Students in Brandon, Man., could be asked to cut back on body spray
Published Monday, September 9, 2013 7:23PM EDT
Last Updated Monday, September 9, 2013 11:20PM EDT
School officials in Brandon, Man., have taken a step towards limiting the use of scented products, after getting complaints that some students are wearing too much perfume or cologne.
Trustees voted Monday to move forward with a policy motion to tackle the issue.
Brandon School Division chair Mark Sefton said that parents and students have expressed concern that the overuse of scented products is preventing some people from concentrating, which has created learning barriers in the classroom.
“If you walk through the cloud and all of a sudden it’s ‘where did all the oxygen go,’ it means that the scenting is getting in the way of students learning,” Sefton told CTV Winnipeg.
He said it’s now the responsibility of the school division to step in and make changes.
“It’s our job I believe to take steps to make sure that that doesn’t get in their way.”
The proposed policy, however, isn’t going over well with some students, who say body sprays are sometimes a necessity.
“If you have really bad body odour, that’s kind of a key thing to wear,” one student said.
However, curbing the use of popular body sprays like Axe -- which is marketed to teenage boys -- may prove to be difficult.
“Do it like the Axe commercial: one there, one there, one in the middle,” said Ty Ringrose, a student in Brandon while mimicking one of the actors in the popular commercials. “It’s not bad.”
But according to the Manitoba Lung Association, scented products can be harmful to individuals suffering from lung disease.
“One in four people are suffering from some sort of lung disease and so they’re very sensitive to strong scents, strong smells,” said Sheila McIntosh, the organization’s director of health initiatives.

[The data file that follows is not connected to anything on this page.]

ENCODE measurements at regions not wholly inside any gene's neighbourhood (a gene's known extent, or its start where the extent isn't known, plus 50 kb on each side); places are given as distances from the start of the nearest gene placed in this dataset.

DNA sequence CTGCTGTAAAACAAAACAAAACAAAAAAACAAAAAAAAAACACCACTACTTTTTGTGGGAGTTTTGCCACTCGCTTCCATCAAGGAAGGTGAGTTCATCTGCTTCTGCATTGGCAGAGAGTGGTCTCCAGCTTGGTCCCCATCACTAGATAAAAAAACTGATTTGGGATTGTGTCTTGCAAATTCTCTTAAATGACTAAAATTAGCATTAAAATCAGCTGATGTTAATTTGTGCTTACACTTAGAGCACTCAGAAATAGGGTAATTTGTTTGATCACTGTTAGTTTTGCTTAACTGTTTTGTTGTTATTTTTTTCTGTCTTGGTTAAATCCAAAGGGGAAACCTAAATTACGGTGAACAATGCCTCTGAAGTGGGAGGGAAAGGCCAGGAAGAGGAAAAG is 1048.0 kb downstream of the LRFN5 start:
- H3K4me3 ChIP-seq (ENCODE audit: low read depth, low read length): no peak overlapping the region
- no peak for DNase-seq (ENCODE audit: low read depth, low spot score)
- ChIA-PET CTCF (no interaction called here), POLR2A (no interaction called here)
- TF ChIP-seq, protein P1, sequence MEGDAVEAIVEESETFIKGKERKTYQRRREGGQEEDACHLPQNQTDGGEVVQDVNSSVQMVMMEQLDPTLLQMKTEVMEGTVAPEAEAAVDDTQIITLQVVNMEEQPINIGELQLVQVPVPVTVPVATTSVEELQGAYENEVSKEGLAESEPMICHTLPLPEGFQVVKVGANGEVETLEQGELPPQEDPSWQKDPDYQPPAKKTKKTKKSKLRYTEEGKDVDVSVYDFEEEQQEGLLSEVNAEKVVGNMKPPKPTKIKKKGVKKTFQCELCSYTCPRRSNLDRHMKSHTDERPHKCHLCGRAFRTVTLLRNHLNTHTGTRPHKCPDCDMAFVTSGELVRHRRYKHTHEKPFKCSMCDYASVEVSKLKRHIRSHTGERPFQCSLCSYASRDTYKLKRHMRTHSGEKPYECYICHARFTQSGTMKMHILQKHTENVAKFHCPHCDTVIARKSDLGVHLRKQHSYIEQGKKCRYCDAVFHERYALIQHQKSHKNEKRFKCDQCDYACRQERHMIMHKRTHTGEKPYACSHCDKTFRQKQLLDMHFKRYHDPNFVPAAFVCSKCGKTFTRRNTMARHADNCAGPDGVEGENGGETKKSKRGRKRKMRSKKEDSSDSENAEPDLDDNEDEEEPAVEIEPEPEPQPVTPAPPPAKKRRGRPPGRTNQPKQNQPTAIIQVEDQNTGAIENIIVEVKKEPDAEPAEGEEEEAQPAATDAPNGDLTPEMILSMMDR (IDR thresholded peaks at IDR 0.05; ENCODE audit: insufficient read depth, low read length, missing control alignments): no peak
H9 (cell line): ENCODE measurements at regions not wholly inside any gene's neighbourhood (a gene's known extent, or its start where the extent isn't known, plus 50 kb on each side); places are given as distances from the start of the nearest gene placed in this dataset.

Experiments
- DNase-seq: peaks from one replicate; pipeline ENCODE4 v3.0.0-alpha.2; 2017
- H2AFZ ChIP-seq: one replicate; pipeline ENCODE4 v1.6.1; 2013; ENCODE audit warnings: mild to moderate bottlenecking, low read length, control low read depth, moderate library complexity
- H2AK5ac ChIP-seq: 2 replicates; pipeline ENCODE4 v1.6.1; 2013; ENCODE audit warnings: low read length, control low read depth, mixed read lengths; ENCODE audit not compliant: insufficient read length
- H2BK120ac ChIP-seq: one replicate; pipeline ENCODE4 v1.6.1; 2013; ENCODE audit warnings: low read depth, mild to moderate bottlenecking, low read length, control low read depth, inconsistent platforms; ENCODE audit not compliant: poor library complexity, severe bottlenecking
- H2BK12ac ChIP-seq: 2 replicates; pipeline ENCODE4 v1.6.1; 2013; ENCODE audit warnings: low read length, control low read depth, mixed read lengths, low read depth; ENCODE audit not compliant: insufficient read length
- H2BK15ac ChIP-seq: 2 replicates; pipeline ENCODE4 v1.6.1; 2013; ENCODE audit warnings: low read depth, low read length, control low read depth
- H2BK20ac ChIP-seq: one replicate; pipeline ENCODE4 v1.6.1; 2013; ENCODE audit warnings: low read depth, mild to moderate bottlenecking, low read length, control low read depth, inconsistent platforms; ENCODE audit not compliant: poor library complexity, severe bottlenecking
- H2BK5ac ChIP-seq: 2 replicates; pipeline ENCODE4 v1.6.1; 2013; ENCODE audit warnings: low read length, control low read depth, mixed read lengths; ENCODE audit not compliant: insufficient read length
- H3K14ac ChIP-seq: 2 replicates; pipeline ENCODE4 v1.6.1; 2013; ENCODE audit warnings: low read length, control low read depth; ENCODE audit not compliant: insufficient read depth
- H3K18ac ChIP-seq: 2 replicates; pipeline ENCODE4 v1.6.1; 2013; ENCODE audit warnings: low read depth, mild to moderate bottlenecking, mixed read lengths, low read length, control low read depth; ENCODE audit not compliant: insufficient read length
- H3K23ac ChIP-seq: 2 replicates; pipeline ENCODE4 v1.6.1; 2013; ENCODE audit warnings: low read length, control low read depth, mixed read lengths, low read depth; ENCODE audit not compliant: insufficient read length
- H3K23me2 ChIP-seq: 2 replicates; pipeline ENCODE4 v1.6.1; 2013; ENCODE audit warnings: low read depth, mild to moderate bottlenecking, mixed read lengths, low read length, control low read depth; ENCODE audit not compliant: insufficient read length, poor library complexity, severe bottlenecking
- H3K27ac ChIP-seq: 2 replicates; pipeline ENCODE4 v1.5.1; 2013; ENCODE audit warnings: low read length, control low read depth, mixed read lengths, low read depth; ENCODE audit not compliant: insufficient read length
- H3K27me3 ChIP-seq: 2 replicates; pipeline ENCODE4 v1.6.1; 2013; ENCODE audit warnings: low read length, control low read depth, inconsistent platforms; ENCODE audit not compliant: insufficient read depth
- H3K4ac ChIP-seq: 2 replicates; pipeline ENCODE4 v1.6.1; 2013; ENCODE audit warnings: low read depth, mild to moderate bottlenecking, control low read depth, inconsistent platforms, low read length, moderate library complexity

In response to the proposed policy, Axe Body Sprays issued a statement, saying they recognized that some people are adversely affected by scented products.
“The issue of scents and a person’s odour is extremely subjective and virtually impossible to enforce. Many products contain fragrance and it is important for everyone to exercise care around those with sensitivities,” Sara Docent, a spokesperson with Axe Body Sprays, said in a statement.
Docent, however, did not say whether or not Axe believes the proposed policy is a good one, saying that “a matter like this is best left to school administrators and parents to decide.”
Earlier on Monday, Sefton told popular Saskatoon radio personality John Gormley that the school division wants to strike a balanced approach in this proposed policy.
Sefton acknowledged there’s always going to be some type of background scent in the classroom, but when smells cross over “the one-meter radius buffer zone that we all have around us,” it affects other people.
If the proposal is passed, Sefton said it will likely come into effect in January 2014. He said both parents and students will be consulted on how to best implement the policy.
Some students, however, are questioning how effective the proposed policy will be.
“I think it’s pretty pointless because even if they do do it, everyone is just going to wear it anyway,” said one student.
“What are they going to do? Smell every person and see if they’re wearing body sprays or not?”
With files from CTV Winnipeg
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